This is essentially a personal memoir pivoted around the two wars, which were the most important events in the author's career as a policy expert and diplomat. As such, the conclusions about the wars are pretty conventional, i.e. the first war was justified and necessary, while the second one was not. What is more interesting are the little details and stories about the various government meetings and diplomatic trips.

Ultimately I found the book hard to read; it just did not draw me in. I like books that have illustrations, photos or charts, and chapters that are well organized by topic. This book was just an unbroken linear narrative, much of it filled with minute details of meetings between people whose names I didn't care to know.

I would recommend this book only to die-hard foreign policy junkies. The rest of us may found it a little dry and boring, with little original insights into the wars.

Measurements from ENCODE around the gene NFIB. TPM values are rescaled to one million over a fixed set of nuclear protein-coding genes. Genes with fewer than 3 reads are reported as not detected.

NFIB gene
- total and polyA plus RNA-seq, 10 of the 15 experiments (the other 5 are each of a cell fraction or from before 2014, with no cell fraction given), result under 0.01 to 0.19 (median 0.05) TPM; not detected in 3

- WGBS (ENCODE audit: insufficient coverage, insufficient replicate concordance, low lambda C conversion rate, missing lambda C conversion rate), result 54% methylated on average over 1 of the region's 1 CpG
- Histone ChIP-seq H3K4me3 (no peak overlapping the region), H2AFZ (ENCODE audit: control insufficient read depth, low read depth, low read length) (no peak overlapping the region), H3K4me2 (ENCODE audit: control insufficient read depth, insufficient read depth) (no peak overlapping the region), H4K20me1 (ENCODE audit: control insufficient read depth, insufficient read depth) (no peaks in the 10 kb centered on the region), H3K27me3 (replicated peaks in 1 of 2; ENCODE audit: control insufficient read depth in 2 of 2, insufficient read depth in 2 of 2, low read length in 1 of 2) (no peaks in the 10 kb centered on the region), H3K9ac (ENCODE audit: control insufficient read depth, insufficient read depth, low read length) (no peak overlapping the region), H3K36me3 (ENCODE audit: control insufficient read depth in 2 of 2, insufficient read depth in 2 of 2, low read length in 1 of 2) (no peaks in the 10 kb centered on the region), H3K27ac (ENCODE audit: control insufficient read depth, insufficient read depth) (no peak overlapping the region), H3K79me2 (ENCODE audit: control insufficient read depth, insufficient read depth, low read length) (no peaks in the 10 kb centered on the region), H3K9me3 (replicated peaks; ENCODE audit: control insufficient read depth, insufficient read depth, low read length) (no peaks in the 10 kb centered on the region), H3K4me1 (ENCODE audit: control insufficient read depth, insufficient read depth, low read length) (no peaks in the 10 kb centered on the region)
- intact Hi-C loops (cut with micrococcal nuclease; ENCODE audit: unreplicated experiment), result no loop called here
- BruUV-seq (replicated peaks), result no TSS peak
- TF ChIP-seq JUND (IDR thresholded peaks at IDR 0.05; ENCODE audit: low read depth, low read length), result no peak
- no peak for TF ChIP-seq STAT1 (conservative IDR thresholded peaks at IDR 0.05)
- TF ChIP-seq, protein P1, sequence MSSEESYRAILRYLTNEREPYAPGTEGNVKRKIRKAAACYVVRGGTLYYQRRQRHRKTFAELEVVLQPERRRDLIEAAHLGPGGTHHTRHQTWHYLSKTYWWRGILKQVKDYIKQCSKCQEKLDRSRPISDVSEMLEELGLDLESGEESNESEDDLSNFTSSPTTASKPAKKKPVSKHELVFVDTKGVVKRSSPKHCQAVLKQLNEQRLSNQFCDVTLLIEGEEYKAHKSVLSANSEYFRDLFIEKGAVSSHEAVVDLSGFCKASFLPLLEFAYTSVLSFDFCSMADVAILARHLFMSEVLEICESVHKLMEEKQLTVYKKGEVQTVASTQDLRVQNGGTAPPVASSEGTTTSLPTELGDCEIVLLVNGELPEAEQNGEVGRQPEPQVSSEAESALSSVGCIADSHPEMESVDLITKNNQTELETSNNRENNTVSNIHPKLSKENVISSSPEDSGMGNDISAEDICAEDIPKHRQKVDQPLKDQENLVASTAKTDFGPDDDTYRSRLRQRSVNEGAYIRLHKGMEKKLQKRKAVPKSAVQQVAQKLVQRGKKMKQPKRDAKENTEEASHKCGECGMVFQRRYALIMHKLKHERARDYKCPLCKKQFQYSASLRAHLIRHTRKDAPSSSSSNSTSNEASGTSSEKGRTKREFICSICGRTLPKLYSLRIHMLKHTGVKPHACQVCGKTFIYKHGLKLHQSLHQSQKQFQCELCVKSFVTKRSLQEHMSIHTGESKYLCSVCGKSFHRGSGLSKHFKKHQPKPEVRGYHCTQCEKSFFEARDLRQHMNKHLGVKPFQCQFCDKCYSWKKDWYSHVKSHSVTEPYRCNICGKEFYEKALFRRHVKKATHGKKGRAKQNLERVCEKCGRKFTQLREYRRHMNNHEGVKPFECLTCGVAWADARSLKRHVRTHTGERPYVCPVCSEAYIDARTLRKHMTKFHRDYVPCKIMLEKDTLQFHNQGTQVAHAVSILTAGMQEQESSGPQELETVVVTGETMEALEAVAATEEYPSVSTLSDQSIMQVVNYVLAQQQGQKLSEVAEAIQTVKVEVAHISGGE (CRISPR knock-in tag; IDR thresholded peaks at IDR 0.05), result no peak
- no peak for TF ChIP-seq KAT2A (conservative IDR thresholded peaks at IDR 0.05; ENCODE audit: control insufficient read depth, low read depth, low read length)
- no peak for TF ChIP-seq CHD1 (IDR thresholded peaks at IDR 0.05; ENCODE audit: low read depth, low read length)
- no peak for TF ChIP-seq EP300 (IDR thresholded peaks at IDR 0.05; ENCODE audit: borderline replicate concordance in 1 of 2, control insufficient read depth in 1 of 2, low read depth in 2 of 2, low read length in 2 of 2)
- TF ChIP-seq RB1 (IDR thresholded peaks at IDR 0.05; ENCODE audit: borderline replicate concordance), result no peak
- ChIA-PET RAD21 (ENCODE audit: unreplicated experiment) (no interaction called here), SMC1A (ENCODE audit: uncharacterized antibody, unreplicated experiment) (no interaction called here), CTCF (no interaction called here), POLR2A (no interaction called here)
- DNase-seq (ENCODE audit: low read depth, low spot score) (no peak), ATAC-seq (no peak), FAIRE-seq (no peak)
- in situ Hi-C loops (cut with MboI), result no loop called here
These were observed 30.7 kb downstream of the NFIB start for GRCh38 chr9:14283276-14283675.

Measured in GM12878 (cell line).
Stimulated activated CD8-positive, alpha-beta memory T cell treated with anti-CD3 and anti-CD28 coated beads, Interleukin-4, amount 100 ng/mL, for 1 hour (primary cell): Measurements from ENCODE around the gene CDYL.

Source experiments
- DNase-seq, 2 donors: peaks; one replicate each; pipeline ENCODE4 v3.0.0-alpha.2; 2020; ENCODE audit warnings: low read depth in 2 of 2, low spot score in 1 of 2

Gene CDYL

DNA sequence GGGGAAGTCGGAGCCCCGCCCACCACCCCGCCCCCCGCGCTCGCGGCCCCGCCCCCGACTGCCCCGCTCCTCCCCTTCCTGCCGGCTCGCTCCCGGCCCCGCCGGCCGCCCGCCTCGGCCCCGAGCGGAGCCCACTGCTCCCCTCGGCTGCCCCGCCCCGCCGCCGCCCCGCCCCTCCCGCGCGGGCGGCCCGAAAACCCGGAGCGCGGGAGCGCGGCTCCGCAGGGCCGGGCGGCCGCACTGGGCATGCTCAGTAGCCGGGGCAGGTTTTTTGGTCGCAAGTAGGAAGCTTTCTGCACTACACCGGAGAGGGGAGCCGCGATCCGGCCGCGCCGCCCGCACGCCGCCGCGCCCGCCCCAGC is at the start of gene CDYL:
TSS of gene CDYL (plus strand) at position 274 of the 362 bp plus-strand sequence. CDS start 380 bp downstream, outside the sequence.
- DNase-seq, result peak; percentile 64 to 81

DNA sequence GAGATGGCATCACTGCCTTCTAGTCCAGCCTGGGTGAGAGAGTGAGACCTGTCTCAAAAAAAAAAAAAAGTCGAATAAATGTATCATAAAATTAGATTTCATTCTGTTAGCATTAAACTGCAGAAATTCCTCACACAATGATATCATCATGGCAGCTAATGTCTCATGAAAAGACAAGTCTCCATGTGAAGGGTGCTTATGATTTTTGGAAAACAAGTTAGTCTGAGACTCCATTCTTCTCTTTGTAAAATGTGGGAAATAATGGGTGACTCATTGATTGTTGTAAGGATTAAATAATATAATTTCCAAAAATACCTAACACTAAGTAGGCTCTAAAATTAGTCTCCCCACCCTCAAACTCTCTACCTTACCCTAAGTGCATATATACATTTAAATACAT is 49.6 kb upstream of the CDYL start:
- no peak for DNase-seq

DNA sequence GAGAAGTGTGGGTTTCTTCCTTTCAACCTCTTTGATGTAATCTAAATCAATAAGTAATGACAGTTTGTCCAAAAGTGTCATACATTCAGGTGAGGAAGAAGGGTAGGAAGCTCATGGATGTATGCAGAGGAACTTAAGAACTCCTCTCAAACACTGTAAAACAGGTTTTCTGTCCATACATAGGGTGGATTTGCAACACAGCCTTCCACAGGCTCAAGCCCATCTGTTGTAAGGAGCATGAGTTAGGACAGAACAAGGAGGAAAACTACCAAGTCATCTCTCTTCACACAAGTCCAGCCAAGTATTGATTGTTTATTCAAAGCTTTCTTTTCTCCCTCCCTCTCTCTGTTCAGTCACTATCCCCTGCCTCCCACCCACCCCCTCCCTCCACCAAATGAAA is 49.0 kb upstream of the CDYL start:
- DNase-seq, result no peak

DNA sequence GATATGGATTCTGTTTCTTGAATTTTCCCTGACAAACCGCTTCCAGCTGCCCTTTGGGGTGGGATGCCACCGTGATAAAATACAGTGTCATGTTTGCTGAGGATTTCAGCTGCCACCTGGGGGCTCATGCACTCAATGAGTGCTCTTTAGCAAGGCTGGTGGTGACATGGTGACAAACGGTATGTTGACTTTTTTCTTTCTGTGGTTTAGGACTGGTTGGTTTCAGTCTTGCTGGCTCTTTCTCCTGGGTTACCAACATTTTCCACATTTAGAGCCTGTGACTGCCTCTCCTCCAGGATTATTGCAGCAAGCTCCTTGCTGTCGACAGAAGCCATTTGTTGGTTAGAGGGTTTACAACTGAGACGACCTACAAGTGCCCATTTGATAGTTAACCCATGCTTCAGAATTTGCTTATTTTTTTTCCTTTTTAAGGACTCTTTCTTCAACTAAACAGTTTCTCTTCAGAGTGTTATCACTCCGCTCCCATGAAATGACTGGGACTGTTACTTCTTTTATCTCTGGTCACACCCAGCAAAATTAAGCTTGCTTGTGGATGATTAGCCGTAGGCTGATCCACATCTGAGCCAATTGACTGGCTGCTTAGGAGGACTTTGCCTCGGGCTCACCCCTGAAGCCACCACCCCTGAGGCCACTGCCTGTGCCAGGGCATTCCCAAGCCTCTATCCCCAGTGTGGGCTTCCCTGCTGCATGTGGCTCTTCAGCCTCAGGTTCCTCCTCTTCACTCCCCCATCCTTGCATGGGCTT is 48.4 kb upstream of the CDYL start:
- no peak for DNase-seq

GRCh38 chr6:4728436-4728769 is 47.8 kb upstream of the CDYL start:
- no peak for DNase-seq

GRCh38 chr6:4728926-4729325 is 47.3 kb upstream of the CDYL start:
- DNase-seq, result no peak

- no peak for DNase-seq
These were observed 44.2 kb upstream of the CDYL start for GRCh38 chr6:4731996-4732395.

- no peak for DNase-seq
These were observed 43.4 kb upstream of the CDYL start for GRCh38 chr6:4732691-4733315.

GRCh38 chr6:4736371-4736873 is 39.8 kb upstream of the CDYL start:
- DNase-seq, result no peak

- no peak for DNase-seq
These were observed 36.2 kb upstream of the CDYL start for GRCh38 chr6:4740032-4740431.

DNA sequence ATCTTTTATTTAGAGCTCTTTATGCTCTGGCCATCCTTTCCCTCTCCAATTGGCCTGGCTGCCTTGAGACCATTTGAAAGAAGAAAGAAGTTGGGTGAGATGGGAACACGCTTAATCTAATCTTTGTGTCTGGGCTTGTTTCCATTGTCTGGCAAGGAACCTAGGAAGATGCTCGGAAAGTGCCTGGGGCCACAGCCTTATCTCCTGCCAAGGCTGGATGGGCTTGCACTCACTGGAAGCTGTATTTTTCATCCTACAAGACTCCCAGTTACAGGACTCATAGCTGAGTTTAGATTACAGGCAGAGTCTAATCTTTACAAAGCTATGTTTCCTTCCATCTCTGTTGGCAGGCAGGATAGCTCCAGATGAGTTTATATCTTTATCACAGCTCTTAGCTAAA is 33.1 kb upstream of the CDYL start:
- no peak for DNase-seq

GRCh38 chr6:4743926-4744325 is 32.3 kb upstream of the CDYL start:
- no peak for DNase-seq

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3 of 3 people found the following review helpful By Alan Mills VINE VOICE on June 18, 2009
Format: Hardcover Vine Customer Review of Free Product ( What's this? )
Haass had high level policy positions dealing with the Middle East in both Bush I and Bush II administrations. He was thus well placed to understand the how and why of going to war against Iraq both times. He did NOT have any operational role, and was not involved in millitary planning or execution for either war.

His book is highly readable, and adds the policy perspective to the plethora of books describing the more operational issues in both wars. Thus, this is a valuable addition to the rapidly growing library of books on the two Iraq wars.

That said, the policy perspective has some inherent limitations. He honestly admits tht he has no clue how the decision to go to war in Bush II was made. he was doing policy papers, and then all of a sudden, they were completely irrelevant, the decision having been made. He is also willing to criticize some very close friends (Rice does not come accross well), but not the overall process.